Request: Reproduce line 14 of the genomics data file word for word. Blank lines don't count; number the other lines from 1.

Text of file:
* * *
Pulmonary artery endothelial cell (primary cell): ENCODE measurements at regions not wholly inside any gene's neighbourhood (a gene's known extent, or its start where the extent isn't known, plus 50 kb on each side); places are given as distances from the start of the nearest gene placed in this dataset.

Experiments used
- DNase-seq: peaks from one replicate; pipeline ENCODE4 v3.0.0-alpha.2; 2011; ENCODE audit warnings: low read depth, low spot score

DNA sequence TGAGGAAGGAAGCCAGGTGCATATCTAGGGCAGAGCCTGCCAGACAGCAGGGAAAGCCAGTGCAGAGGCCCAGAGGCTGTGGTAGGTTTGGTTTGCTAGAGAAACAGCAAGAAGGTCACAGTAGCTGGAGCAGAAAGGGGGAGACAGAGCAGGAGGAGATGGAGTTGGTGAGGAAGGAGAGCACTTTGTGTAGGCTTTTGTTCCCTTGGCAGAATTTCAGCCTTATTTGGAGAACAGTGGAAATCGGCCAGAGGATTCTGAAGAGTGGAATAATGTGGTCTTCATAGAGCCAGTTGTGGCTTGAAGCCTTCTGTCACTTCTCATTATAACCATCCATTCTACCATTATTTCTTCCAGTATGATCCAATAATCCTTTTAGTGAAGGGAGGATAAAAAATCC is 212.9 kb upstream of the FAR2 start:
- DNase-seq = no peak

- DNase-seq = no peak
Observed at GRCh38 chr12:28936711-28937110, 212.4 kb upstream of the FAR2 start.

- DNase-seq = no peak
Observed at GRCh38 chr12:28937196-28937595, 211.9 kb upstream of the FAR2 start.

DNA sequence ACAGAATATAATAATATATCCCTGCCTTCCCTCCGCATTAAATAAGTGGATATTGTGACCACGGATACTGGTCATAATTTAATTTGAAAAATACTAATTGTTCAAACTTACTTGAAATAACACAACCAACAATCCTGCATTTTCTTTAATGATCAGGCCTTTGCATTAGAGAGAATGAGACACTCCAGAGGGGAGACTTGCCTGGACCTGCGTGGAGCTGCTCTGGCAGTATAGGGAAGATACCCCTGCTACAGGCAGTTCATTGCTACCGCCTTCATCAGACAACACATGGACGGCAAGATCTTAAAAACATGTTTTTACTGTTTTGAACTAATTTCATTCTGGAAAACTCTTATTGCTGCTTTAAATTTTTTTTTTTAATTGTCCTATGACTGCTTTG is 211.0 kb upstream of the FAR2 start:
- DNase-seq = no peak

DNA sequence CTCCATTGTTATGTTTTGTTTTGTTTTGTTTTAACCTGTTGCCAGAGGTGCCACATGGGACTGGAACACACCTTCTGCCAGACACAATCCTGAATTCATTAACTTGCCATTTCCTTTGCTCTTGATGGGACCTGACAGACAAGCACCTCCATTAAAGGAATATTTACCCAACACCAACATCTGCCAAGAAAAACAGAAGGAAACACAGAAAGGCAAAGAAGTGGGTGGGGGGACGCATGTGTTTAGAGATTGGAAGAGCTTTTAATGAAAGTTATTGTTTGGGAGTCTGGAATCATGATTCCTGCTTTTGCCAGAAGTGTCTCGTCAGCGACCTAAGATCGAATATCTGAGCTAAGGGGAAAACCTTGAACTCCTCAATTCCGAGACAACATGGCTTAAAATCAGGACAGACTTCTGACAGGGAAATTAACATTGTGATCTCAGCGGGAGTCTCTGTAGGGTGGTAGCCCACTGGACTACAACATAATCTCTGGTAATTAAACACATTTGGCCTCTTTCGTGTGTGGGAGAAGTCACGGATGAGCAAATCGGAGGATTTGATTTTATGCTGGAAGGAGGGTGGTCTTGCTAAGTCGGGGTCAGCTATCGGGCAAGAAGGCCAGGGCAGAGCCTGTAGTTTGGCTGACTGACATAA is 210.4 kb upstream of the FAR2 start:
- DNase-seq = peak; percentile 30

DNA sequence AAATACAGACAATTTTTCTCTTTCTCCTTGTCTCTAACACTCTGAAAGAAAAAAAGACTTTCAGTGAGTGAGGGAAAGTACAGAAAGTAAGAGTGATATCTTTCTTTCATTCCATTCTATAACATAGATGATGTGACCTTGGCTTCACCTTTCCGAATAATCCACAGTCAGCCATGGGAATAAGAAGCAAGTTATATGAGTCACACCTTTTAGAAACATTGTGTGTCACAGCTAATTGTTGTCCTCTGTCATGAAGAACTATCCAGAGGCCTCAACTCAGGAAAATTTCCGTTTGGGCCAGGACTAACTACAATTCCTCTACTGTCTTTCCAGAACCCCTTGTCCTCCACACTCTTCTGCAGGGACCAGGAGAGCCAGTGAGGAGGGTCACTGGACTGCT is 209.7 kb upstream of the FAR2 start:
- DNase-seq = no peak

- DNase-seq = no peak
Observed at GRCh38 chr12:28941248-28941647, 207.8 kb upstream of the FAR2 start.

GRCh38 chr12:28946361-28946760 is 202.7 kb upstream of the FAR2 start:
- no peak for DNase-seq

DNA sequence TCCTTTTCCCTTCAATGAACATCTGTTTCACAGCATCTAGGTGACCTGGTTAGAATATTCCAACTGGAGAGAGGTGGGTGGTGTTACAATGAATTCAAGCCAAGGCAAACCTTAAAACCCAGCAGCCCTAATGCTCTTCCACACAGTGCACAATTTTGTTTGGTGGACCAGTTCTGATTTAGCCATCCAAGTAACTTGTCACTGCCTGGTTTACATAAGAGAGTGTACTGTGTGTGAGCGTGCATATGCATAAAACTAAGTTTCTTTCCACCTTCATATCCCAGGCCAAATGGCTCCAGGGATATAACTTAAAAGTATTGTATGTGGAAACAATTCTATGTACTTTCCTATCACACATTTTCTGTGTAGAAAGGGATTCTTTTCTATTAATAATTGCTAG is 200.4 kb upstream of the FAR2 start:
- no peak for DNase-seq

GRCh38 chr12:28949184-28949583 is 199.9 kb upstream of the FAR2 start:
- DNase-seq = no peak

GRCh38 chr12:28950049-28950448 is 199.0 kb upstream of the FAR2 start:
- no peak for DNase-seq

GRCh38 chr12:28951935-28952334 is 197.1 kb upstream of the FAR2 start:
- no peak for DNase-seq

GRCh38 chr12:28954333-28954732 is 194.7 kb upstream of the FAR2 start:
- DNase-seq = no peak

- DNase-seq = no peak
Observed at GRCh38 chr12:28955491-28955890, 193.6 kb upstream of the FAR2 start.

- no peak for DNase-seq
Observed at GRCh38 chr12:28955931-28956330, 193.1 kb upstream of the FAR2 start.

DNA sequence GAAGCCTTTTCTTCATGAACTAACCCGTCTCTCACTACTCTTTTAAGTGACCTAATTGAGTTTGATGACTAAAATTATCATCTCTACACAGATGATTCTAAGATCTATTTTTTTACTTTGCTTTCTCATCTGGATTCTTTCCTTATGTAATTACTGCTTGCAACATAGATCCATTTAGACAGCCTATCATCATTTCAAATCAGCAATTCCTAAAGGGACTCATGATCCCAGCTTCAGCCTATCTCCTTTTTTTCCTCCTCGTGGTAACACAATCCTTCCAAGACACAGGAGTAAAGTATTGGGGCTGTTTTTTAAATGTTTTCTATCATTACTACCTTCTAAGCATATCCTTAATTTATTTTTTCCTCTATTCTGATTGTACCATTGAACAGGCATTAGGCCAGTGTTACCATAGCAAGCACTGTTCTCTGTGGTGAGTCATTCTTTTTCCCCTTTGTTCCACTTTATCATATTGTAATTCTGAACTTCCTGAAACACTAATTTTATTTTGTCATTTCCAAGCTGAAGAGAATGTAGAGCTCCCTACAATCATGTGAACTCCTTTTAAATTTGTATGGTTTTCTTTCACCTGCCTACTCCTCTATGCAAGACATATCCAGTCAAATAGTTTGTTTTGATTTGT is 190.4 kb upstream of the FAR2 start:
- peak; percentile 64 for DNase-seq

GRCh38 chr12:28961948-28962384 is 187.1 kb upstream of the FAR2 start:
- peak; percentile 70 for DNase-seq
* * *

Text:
DNA sequence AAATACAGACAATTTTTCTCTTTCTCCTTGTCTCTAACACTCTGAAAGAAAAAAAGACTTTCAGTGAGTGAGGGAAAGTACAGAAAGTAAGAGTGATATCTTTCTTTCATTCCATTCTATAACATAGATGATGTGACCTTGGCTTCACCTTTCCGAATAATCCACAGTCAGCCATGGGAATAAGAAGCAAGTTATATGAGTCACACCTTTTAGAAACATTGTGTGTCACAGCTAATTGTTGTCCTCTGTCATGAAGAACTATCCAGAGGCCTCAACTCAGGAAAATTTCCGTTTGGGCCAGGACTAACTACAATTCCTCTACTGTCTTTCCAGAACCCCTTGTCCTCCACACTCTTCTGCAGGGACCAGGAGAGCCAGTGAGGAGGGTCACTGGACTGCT is 209.7 kb upstream of the FAR2 start: